To do real damage, he'd have to launch himself at the planet at incredible speeds (with the help of Evil Superman or Evil Flash maybe?) probably at some appreciable fraction of light speed. The sheer power of the impact blast (where solid rock gets vaporized instantly) would probably cause a firestorm big enough to destroy the surface of the world long before the villain can impart enough energy to the planet's insides to blow it up.

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  • $\begingroup$ Ok I see. So the hole he will make will create a vacuum by forcing the rock away and then the vacuum will disappear when the rock comes back. Not sure if solids and liquids behave so similar. Instead of launching towards the planet at an unrealistic speed. How about launching from inside the planet and not coming out onto the crust from there on? $\endgroup$ – Bradman175 Aug 2 '16 at 14:12
  • $\begingroup$ @Bradman175: The inner Earth is liquid. Look up some videos of lava streams on Hawaii to see what it's like coming fresh out of the Earth, and it'll be even hotter in the core. You have a thin solid crust on top, but there your villain would probably deform and/or melt the material as well. From inside the planet, your villain is not going to achieve anything except burst through whatever he "pushes" against. $\endgroup$ – Cyrus Aug 2 '16 at 14:19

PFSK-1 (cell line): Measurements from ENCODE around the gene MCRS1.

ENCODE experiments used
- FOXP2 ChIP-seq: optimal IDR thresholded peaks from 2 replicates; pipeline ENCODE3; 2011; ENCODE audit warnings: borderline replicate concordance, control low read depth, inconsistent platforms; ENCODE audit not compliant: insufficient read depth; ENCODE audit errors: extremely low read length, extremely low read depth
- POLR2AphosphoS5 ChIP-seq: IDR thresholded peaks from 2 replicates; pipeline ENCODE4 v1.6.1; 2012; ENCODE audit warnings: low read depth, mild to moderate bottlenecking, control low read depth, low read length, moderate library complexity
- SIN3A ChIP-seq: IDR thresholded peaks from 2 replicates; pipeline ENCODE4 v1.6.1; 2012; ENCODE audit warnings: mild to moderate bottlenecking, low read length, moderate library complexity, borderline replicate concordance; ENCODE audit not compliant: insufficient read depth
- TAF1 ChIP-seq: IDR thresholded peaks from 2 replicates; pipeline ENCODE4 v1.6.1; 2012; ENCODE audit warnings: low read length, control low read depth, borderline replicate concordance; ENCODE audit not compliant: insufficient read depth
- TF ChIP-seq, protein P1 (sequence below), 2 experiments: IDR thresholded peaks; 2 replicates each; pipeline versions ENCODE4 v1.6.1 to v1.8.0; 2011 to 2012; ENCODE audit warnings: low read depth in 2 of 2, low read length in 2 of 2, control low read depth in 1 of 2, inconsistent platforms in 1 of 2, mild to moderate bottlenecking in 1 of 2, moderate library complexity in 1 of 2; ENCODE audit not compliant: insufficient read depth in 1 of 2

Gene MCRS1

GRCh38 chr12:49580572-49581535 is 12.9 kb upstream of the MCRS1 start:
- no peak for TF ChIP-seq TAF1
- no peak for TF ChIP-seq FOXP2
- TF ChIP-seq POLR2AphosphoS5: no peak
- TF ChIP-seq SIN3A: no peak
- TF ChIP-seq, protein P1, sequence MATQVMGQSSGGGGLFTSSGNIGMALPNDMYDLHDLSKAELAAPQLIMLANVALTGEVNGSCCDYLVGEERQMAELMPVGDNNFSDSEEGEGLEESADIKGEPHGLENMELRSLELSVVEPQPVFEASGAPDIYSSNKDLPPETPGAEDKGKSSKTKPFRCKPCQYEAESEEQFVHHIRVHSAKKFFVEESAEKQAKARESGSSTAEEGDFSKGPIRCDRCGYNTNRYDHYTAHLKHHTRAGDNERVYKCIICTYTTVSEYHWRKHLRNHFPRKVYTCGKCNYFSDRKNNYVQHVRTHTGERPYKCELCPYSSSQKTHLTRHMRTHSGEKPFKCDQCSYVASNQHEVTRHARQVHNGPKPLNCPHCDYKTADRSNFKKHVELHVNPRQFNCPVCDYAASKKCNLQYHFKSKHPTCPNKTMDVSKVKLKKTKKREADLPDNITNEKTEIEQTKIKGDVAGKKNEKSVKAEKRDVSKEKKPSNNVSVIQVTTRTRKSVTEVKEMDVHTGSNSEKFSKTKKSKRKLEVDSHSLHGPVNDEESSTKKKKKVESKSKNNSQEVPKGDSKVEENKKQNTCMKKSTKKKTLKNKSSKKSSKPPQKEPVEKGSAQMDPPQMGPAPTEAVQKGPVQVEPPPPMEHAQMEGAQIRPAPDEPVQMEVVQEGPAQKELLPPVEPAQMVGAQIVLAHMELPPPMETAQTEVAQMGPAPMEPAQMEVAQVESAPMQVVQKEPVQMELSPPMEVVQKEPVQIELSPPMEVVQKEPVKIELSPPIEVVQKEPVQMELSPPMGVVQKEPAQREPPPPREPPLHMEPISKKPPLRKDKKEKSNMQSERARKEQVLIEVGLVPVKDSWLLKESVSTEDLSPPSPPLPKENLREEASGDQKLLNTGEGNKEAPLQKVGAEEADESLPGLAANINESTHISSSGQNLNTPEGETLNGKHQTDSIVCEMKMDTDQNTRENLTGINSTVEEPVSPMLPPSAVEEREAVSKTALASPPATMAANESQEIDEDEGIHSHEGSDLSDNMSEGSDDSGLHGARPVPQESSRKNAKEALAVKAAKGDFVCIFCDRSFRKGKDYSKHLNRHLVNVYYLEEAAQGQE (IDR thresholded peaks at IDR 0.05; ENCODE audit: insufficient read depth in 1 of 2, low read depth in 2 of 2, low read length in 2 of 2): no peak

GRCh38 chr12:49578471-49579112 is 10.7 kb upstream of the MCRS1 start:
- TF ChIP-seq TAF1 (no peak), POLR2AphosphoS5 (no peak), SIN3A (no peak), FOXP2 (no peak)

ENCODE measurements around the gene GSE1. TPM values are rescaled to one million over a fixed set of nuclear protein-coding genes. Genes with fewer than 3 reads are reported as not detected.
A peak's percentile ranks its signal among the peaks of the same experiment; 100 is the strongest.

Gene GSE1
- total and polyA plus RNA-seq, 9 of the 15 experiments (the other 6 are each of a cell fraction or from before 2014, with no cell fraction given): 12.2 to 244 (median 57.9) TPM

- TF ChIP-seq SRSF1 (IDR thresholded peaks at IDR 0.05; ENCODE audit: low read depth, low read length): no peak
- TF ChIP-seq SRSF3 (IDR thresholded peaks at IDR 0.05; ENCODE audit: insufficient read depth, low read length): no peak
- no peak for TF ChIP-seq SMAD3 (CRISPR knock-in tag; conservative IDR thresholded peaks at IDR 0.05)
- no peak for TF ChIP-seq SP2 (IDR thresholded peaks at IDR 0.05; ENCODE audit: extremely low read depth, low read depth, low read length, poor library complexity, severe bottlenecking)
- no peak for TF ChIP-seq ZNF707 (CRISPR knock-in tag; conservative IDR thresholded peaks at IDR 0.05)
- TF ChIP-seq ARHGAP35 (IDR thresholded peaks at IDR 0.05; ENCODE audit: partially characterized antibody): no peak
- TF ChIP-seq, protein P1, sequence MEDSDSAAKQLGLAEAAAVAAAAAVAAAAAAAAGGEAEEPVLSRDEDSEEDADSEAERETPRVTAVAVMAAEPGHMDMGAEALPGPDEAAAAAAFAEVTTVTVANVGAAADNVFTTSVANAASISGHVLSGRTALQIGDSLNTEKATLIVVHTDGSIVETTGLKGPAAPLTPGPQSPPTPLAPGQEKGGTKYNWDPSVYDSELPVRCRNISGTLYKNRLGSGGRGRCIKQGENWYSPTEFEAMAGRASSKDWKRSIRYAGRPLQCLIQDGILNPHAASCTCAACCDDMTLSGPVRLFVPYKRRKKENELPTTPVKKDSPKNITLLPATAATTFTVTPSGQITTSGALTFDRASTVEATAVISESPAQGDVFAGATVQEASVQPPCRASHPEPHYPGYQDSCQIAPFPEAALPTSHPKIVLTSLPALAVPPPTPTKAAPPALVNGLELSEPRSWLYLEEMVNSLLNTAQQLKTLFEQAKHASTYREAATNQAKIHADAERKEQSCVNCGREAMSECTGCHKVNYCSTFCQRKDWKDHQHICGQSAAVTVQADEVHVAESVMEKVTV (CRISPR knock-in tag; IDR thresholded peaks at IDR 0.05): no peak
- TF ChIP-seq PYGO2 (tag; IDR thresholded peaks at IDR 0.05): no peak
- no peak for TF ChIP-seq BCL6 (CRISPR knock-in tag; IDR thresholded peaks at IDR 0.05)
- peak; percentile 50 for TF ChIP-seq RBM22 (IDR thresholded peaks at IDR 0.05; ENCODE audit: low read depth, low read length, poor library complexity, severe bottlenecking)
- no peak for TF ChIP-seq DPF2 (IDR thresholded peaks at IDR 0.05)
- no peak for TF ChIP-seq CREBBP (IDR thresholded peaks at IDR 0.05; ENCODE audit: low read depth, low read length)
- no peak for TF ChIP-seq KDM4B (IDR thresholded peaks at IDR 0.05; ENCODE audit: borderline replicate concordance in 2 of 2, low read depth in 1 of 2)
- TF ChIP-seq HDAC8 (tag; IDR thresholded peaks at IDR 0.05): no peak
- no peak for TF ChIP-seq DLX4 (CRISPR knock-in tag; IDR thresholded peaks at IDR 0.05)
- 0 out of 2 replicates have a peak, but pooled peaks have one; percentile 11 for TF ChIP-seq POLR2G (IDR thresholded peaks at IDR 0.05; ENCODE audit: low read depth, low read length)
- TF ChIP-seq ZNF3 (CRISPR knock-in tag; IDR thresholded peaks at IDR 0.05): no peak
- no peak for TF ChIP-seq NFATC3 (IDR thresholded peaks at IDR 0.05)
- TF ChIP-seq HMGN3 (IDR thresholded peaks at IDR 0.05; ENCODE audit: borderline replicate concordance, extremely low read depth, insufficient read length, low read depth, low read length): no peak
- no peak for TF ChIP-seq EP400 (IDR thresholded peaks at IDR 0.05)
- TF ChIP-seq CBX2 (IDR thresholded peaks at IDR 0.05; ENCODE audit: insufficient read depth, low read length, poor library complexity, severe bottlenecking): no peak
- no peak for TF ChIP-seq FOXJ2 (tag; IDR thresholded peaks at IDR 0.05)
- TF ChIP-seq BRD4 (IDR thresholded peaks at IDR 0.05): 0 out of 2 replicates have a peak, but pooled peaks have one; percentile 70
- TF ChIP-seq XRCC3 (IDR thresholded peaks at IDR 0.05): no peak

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Here is an xkcd of interest.

If you want the earth to break apart in chunks, then hitting the earth at 0.99c would tear a hole down into the mantle. That would already have extinguished life on earth, but hit it a few more times at that speed and the shock waves and heat may completely destroy/melt the crust.

If your alien can get up to 0.9999999999999999999999951c (c being the speed of light) then he will hit the earth with a kinetic energy greater than the gravitational binding energy of the earth. So....no more earth. It would be vaporized into an expanding plasma fireball.

The earth is mostly liquid in the first place. Liquids don't lend themselves to blowing apart in chunks. If you keep hitting the earth at high energy, you are going to melt/vaporize more and more of it, but you won't blow it apart unless you are hitting it with more energy than its gravitational binding energy. You might makes some waves, and launch some ejecta that will end up in orbit and spiral down to the earth's new Hadean surface later. So I'm not sure it is possible to get the effect you pictured with actual physics.